When thinking of the college experience, one might envision dorms full of coeds, large lecture halls, and picturesque campuses. And each of these elements fall within the purview of the facilities department.
As institutions of higher education continue to think of their future, the utilization of space has taken on new importance.
Gordian’s recently released "State of Facilities" report explores the long-term strategic changes facing facilities departments across higher education institutions, particularly around space usage and the campus community.
Dave Irvin, associate vice president of facilities at Florida State University; Lander Medlin, executive vice president and CEO of APPA; and Pete Zuraw, vice president of market strategy and development at Gordian, joined the Higher Ed Facilities Forum to discuss the role facilities will play in the future of higher education and how they can use their expertise to address not only space, but health, safety, and well-being.
"What we learned in the past year were a lot of lessons applicable not only in the pandemic, but in how we serve the institution in transforming campus," Irvin said. "Basic things like how to make a building safe and healthy, how we can use smart technology to leverage that, and how we utilize space. As facilities folks, that's our wheelhouse, but we're not always asked those questions. The pandemic made us front-and-center and made us lead these discussions."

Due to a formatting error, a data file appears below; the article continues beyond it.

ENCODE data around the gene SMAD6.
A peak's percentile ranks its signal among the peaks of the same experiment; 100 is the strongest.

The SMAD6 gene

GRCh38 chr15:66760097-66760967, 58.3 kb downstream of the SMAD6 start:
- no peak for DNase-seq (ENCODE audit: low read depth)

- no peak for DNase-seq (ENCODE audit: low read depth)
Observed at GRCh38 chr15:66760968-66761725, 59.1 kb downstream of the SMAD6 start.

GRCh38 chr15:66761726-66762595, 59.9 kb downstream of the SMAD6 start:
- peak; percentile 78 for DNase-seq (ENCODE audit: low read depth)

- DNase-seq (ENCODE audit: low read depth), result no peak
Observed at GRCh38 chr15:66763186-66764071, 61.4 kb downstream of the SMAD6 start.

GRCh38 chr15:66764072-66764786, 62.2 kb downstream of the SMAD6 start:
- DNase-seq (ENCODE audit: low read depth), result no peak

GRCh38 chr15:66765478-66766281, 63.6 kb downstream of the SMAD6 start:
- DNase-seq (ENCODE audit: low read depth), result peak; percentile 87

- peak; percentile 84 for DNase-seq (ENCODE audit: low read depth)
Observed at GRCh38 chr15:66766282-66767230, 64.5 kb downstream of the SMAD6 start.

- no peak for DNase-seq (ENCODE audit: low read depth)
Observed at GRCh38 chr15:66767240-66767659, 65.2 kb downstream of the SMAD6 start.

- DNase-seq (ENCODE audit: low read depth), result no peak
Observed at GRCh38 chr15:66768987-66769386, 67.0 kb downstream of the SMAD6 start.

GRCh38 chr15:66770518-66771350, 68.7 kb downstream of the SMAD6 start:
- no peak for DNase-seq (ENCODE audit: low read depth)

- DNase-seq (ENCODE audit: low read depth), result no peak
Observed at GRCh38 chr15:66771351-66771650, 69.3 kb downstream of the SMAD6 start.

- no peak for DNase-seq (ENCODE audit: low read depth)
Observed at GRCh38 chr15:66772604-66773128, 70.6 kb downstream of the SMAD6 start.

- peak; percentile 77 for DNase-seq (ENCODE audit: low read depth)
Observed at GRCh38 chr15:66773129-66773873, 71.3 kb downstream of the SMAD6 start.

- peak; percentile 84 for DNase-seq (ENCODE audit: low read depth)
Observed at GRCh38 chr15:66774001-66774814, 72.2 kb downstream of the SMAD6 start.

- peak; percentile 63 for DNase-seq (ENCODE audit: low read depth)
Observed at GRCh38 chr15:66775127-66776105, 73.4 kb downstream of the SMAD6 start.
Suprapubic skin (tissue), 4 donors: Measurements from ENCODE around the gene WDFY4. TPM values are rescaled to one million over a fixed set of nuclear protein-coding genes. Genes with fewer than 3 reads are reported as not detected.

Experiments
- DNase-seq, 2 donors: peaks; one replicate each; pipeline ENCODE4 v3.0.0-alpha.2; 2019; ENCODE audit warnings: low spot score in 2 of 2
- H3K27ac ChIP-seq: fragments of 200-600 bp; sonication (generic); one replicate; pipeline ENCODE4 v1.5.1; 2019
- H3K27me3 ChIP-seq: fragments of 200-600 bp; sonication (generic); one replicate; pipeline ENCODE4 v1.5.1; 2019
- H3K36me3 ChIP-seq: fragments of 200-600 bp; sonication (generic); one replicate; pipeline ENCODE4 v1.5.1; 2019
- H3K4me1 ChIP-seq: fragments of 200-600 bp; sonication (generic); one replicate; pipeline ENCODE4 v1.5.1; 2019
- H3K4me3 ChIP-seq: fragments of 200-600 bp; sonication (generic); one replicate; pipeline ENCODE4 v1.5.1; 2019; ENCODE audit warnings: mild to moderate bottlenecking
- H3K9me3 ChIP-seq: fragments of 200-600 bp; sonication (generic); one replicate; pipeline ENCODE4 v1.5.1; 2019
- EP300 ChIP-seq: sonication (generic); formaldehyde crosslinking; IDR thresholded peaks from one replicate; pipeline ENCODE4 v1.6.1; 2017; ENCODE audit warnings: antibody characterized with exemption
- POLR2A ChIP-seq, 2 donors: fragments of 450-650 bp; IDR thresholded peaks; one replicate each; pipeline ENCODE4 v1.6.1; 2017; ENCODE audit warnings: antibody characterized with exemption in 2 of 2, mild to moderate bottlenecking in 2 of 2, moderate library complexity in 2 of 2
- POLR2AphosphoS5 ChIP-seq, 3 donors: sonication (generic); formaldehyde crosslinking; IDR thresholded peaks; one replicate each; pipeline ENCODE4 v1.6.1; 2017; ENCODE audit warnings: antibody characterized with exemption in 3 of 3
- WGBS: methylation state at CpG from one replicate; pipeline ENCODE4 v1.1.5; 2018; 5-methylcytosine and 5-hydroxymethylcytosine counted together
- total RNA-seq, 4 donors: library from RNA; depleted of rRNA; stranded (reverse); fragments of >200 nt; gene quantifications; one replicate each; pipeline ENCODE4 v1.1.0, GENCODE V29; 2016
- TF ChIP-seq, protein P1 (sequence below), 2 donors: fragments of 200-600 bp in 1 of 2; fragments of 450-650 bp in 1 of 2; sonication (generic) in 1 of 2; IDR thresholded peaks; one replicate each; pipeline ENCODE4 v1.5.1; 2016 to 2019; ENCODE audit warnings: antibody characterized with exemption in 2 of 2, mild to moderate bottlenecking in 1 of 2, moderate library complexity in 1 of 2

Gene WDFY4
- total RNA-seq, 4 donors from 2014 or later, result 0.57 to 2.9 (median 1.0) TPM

Take a Seat at the Table
When the COVID-19 pandemic began, many universities scrambled to determine the best path forward. While most staff and students left campus to work and learn remotely, those in facilities stayed behind.
While much of that initial work was reacting to day-to-day changes, Medlin said, facilities leaders quickly took the helm of planning for the future.
During COVID, many decisions needed to be made quickly, Zuraw said.
"Schools needed clear, assertive, deliberate decisions," he said. "Those decisions exist in facilities offices all the time. Choices have to be made due to deadlines, regulations, or processes on campus. That kind of deliberation isn't always present in other areas of campus."
And so, facilities leaders became strategists, Medlin said, dealing with complex issues and dealing with decision-making at the highest level.
"We led our institutions through that phase of recovery and that leadership will determine our continued relevance," she said of facilities' impact on higher education institutions.
It's a momentum that Zuraw, Irvin, and Medlin said can't be lost. Instead, it should be expanded to areas that don't just include physical space.
"These folks have a really invested opportunity to affect the quality of the student experience, the education experience, and the research experience, but also the quality of all other pieces of the institution beyond the edge of what we think of campus proper," Zuraw said.
With the opportunity to make a larger impact on campus infrastructure and culture, facilities departments have begun to make decisions regarding how space should be used following a year of COVID-19 changes.
"I think there should be a fundamental shift in how we should look at space," Irvin said. "Not every institution has recognized that, but it has changed dramatically and we need to respond to that change."